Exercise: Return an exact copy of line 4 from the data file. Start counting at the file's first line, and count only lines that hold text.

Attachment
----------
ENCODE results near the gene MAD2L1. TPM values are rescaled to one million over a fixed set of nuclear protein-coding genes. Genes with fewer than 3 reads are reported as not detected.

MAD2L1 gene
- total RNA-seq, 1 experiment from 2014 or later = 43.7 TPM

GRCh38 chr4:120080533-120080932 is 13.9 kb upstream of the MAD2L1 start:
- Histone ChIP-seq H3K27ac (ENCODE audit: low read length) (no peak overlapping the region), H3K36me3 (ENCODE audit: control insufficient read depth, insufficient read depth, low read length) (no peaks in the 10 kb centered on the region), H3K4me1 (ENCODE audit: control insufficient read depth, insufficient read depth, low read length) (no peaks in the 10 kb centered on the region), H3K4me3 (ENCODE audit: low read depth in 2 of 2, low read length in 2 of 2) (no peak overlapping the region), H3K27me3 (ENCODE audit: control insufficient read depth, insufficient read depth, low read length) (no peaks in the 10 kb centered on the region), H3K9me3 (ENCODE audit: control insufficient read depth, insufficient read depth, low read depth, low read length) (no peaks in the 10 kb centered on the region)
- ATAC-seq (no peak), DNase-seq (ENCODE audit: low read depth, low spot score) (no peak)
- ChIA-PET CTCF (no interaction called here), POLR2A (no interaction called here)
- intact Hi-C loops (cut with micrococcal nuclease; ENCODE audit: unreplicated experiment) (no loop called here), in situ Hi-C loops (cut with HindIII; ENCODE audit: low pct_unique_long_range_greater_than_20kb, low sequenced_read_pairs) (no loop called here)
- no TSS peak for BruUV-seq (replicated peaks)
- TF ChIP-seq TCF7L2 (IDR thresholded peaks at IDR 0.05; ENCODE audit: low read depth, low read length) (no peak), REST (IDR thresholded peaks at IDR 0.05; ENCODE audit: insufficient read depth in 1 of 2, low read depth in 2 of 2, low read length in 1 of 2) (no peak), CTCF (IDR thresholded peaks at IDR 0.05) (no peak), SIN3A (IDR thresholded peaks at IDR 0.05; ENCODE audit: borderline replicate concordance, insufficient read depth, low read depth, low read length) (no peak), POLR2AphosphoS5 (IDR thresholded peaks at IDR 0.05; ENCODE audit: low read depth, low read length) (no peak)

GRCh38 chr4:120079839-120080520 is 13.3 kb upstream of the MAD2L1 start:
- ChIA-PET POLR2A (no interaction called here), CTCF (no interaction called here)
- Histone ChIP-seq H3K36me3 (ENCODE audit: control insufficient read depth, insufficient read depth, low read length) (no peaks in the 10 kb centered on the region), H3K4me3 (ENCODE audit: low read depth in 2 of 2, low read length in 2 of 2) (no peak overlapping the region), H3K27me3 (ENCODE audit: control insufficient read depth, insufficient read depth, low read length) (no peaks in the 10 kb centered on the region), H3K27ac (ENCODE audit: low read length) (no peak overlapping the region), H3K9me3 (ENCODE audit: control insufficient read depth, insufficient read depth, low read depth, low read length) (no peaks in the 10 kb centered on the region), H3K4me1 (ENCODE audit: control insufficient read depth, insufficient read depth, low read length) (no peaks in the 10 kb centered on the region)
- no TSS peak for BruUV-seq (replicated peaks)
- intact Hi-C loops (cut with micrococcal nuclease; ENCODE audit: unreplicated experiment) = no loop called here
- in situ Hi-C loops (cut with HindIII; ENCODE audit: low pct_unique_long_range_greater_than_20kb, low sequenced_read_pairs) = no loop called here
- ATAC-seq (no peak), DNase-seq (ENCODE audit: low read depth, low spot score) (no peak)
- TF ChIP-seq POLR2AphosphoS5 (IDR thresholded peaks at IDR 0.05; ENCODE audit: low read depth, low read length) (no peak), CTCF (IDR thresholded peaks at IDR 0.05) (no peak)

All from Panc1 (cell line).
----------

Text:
GRCh38 chr4:120080533-120080932 is 13.9 kb upstream of the MAD2L1 start: